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|Title: ||Functional fitness and cognitive performance in independent older adults – Fallers and Non-Fallers: An exploratory study|
|Authors: ||Bravo, Jorge|
|Issue Date: ||2018|
|Publisher: ||BMC Health Services Research|
|Citation: ||Bravo, J., Rosado, H., Mendes, F. & Pereira, P. (2018). Functional fitness and cognitive performance in independent older adults – Fallers and Non-Fallers: An exploratory study. (abstract) BMC Health Services Research 18(Suppl 2):684|
Actual research reinforces the importance of multimodal exercise pro- grams for fall prevention; however remains unclear which components should be included in exercise programs, considering physical and cog- nitive components.
This exploratory study aims to identify the associations between functional fitness (FF) and cognitive performance (CP) in independ- ent older adults, regarding fallers and non-fallers.
63 males and 124 females (65-96 years) were selected based on the cri- teria of moderate or high functional independency (≥18 points) deter- mined by responses to the 12-item of Composite Physical Functioning Scale . FF was assessed by the Senior Fitness Test Battery . A com- posite Z-score was created based on the individual scores for each fit- ness item. CP was assessed by the Mini-mental State Examination adapted for the Portuguese population . Descriptive statistics were calculated for all outcome measurements and comparisons were per- formed using independent sample t-Tests. Multiple regression analyses were performed to test associations between FF and CP.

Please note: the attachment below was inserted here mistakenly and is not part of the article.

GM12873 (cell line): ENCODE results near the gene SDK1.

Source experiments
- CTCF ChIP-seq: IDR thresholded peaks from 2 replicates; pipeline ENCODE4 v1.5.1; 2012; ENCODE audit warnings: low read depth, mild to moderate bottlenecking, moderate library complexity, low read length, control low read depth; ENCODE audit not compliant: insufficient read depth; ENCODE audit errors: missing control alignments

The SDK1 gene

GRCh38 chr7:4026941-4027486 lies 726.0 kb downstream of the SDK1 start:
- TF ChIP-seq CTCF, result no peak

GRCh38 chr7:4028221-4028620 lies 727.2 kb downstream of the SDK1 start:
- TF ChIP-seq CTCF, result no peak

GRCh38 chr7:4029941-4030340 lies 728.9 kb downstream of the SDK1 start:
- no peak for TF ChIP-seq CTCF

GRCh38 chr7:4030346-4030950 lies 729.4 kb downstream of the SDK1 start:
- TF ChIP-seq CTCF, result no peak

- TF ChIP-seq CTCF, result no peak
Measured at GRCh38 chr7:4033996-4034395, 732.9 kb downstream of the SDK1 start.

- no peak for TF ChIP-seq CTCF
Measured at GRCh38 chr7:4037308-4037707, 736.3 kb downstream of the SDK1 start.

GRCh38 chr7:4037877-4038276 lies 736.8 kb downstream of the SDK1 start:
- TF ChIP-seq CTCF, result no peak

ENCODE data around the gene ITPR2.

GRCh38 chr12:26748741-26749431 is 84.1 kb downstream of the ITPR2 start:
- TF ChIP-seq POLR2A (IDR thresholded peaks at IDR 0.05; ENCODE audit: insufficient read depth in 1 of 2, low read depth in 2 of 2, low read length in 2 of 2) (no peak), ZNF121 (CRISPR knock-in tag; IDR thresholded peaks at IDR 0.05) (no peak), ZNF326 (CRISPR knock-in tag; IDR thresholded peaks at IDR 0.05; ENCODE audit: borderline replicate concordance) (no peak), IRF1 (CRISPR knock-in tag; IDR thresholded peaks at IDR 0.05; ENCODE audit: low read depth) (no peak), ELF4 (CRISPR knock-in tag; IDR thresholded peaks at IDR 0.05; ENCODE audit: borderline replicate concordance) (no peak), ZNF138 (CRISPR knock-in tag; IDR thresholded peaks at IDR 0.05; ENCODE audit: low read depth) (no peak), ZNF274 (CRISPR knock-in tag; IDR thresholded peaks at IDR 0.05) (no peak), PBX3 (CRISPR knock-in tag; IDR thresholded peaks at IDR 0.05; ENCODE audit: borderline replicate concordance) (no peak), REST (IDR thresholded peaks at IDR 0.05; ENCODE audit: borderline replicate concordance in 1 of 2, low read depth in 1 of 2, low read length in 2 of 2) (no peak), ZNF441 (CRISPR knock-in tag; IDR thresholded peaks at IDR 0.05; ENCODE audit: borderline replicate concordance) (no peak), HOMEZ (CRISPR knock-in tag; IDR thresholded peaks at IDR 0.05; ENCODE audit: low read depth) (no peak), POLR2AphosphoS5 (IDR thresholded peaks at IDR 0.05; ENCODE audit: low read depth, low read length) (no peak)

T-test comparisons showed that females were more flexible than males (p < 0.05). Males were taller and heavier than females (p < 0.05). No dif- ferences were observed between these independent fallers and non- fallers sample. Multiple regression analyses were performed to under- stand the association of FF with CP in fallers and non-fallers. Agility was negatively associated with the MMSE score in fallers and non-fallers; however, after adjusting for gender, age and education, this association was not significant for non-fallers (p < 0.05). Lower body strength showed positive associations (p < 0.05) with the MMSE score exclu- sively in non-fallers, regardless the adjustments. Likewise, the upper body strength was positively associated with the MMSE score (p < 0.05) in non-fallers after adjusting for age, gender and education (p < 0.05). On the other hand, the upper body flexibility showed negative associa- tions with the MMSE score (p < 0.05) however this association did not remain significant after adjusting for gender, age and education. Conclusions
Independent older adults with higher agility scores were more likely to have an improved CP, whether they are fallers or non-fallers. Body strength, particularly improved lower body strength, is associated with higher CP in non-faller older adults, independently of age, gen- der and education. This exploratory study increases the spectrum of research in multimodal programs by suggesting that agility and strength training should be included in exercise prescription for fall prevention, in order to foment CP.|
|Appears in Collections:||DES - Publicações - Artigos em Revistas Internacionais Com Arbitragem Científica|
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